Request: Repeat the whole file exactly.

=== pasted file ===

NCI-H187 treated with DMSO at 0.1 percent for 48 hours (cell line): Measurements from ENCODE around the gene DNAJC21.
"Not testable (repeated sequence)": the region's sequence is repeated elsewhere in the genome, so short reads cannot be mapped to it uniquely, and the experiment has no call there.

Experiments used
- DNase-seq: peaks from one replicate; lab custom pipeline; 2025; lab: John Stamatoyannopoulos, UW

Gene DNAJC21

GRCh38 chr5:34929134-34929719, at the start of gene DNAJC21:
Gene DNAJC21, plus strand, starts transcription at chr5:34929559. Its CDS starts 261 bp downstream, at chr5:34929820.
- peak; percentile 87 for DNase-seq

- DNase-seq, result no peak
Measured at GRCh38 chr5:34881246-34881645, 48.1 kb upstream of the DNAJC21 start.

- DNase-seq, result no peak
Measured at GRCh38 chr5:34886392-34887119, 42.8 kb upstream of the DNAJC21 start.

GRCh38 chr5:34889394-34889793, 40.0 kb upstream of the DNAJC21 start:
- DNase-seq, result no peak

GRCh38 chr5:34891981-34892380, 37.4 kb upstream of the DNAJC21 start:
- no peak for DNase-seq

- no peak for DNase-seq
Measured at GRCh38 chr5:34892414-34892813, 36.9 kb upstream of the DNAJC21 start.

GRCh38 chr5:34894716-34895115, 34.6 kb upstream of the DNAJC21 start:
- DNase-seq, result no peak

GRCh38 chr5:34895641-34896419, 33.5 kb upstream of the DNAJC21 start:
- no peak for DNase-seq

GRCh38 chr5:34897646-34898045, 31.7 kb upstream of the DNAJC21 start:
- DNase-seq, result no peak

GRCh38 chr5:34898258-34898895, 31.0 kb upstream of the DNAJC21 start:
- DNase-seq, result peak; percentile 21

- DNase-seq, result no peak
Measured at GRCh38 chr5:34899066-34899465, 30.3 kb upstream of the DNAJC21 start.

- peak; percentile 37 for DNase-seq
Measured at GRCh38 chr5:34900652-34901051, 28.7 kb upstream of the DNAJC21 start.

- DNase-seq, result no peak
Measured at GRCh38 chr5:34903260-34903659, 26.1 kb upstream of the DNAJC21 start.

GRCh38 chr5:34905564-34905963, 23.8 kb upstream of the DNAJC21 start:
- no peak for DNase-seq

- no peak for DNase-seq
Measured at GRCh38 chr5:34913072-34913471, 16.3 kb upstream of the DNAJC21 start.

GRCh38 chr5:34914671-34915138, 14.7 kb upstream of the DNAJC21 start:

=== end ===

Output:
NCI-H187 treated with DMSO at 0.1 percent for 48 hours (cell line): Measurements from ENCODE around the gene DNAJC21.
"Not testable (repeated sequence)": the region's sequence is repeated elsewhere in the genome, so short reads cannot be mapped to it uniquely, and the experiment has no call there.

Experiments used
- DNase-seq: peaks from one replicate; lab custom pipeline; 2025; lab: John Stamatoyannopoulos, UW

Gene DNAJC21

GRCh38 chr5:34929134-34929719, at the start of gene DNAJC21:
Gene DNAJC21, plus strand, starts transcription at chr5:34929559. Its CDS starts 261 bp downstream, at chr5:34929820.
- peak; percentile 87 for DNase-seq

- DNase-seq, result no peak
Measured at GRCh38 chr5:34881246-34881645, 48.1 kb upstream of the DNAJC21 start.

- DNase-seq, result no peak
Measured at GRCh38 chr5:34886392-34887119, 42.8 kb upstream of the DNAJC21 start.

GRCh38 chr5:34889394-34889793, 40.0 kb upstream of the DNAJC21 start:
- DNase-seq, result no peak

GRCh38 chr5:34891981-34892380, 37.4 kb upstream of the DNAJC21 start:
- no peak for DNase-seq

- no peak for DNase-seq
Measured at GRCh38 chr5:34892414-34892813, 36.9 kb upstream of the DNAJC21 start.

GRCh38 chr5:34894716-34895115, 34.6 kb upstream of the DNAJC21 start:
- DNase-seq, result no peak

GRCh38 chr5:34895641-34896419, 33.5 kb upstream of the DNAJC21 start:
- no peak for DNase-seq

GRCh38 chr5:34897646-34898045, 31.7 kb upstream of the DNAJC21 start:
- DNase-seq, result no peak

GRCh38 chr5:34898258-34898895, 31.0 kb upstream of the DNAJC21 start:
- DNase-seq, result peak; percentile 21

- DNase-seq, result no peak
Measured at GRCh38 chr5:34899066-34899465, 30.3 kb upstream of the DNAJC21 start.

- peak; percentile 37 for DNase-seq
Measured at GRCh38 chr5:34900652-34901051, 28.7 kb upstream of the DNAJC21 start.

- DNase-seq, result no peak
Measured at GRCh38 chr5:34903260-34903659, 26.1 kb upstream of the DNAJC21 start.

GRCh38 chr5:34905564-34905963, 23.8 kb upstream of the DNAJC21 start:
- no peak for DNase-seq

- no peak for DNase-seq
Measured at GRCh38 chr5:34913072-34913471, 16.3 kb upstream of the DNAJC21 start.

GRCh38 chr5:34914671-34915138, 14.7 kb upstream of the DNAJC21 start: